Columnist speaks on stress and how she deals with pressure associated with school.
By Ayah Elsheikh ’20
“I’m definitely failing this test.”
“I feel like I’ll never understand this.”
“My grades are so bad.”
Every day as I walk the halls of the school, I feel an overwhelming sense of stress radiating off of students as they discuss their grades and fears for the future Conversations are no longer about the latest news or plans for the weekend but about trivial tasks to finish and tests to take.
At lunch, my friends spend their time with their noses in their books and fear in their eyes, anxiously preparing for upcoming assessments. I’m definitely no exception and a majority of the time I spend on my phone is refreshing the PowerSchool app as I bite my nails in anticipation of any change in my GPA.
For a lot of students, school is their entire future. But such thinking clouds any other part of the future that’s worth any optimism. The idea that everything is worth stressing about is breaking us down. It’s unhealthy how much we subconsciously allow every task to invade our minds.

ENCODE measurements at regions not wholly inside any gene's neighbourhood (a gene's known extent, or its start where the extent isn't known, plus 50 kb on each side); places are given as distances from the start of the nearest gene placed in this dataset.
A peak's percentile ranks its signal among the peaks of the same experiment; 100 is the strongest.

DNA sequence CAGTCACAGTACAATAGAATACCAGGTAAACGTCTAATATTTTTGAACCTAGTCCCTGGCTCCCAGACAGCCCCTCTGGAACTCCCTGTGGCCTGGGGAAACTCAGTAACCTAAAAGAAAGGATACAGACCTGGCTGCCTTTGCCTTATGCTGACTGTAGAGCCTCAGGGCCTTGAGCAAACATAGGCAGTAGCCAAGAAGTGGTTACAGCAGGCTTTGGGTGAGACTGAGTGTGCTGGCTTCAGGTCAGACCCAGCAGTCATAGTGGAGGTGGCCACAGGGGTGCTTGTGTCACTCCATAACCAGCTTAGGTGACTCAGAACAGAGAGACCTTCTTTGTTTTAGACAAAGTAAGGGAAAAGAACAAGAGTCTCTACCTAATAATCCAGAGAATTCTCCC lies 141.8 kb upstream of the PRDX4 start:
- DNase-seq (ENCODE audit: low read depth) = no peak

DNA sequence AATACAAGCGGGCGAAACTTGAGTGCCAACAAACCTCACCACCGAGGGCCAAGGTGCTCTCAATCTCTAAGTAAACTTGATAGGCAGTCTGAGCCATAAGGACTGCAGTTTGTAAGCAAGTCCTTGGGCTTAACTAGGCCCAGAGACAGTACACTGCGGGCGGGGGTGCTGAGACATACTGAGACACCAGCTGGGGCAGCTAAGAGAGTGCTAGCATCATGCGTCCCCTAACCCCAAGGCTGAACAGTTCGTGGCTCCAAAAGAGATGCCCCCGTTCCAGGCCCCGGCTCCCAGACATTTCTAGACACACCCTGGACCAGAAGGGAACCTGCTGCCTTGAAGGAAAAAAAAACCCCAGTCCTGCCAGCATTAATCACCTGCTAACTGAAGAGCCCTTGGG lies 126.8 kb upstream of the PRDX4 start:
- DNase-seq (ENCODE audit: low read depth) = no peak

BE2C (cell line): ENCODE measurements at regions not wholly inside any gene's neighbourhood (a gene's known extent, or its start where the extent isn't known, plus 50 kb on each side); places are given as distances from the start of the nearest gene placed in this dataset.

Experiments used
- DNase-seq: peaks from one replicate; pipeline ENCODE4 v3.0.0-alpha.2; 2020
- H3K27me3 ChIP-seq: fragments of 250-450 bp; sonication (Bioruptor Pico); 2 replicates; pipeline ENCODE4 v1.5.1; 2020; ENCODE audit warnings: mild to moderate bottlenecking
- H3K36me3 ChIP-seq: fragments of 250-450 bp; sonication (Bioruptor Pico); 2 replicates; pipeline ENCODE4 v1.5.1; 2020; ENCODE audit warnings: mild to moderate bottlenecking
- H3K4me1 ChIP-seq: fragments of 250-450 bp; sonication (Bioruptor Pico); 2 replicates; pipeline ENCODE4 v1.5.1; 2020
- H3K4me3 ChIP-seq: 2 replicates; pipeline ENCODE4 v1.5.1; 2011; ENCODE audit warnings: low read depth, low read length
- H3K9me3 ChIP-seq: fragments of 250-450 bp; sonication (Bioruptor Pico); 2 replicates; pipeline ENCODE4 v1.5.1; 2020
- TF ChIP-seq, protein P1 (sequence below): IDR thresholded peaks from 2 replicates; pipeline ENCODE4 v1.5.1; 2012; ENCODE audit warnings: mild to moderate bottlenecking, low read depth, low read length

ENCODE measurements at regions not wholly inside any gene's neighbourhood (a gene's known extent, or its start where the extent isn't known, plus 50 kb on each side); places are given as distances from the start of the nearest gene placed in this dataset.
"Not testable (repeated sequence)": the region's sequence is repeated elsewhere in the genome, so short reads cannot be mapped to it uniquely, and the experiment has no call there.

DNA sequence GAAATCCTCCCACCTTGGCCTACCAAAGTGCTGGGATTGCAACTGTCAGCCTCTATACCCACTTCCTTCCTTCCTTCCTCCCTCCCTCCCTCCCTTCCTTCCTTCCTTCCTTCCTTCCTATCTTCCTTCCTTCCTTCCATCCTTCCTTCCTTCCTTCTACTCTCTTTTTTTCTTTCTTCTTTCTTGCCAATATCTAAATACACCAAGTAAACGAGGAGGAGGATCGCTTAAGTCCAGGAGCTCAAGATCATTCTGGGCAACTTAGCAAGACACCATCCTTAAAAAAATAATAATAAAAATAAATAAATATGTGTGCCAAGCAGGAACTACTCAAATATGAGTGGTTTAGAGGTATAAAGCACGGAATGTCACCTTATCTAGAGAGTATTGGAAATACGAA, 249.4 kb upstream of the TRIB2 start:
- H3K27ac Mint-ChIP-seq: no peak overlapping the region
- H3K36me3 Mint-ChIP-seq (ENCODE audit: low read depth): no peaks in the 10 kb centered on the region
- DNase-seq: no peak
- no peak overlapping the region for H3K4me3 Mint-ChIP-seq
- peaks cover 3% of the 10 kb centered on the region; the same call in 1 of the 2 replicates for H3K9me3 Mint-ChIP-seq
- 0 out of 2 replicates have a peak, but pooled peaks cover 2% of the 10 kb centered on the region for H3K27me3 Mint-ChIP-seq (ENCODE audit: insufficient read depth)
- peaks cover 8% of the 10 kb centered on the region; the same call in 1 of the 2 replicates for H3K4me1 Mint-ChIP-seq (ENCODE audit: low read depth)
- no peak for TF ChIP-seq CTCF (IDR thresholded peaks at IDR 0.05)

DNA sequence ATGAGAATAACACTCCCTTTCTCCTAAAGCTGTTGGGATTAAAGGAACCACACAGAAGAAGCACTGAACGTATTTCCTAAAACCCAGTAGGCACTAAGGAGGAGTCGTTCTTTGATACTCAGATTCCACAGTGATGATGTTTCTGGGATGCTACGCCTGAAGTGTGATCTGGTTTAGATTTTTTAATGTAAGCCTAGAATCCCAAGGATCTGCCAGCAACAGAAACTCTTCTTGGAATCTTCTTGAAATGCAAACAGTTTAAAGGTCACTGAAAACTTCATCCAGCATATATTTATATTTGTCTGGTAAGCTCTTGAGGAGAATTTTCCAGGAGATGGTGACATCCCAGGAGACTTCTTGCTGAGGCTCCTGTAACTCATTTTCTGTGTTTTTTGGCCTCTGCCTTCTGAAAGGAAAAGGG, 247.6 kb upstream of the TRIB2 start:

There is this outlook amongst our generation that any task that requires effort is one that will make our lives more difficult, and that hurts our chances of success in every sphere of life.
For a time, I caught my subconscious taking a hold of my mind, making my outlook more negative and changing the way I carry out my day and interact with the people around me. It became physically and mentally draining to even think about my education. There was a point where I lost hope for my future.
It was on one particular day when I watched one of my friends pace the room, pale-faced, yelling at us all to be quiet because she couldn’t afford a B on her science test, that I realized I was looking at a reflection of myself. Since that day, every time I find myself slipping into a stressful state, I put down everything and light candles in my mind. Of course not literally, but I close my eyes, breathe and imagine myself enveloped in the warmth and light of a few brightly glowing candles. There are so many pieces of life that are out of my control, but this is the one piece that is completely mine Students who walk the halls and feel that overwhelming sense of stress can find a way to control how they deal with the situations they are confronted with. This generation has the opportunity to make their futures brighter if we all just light a few candles.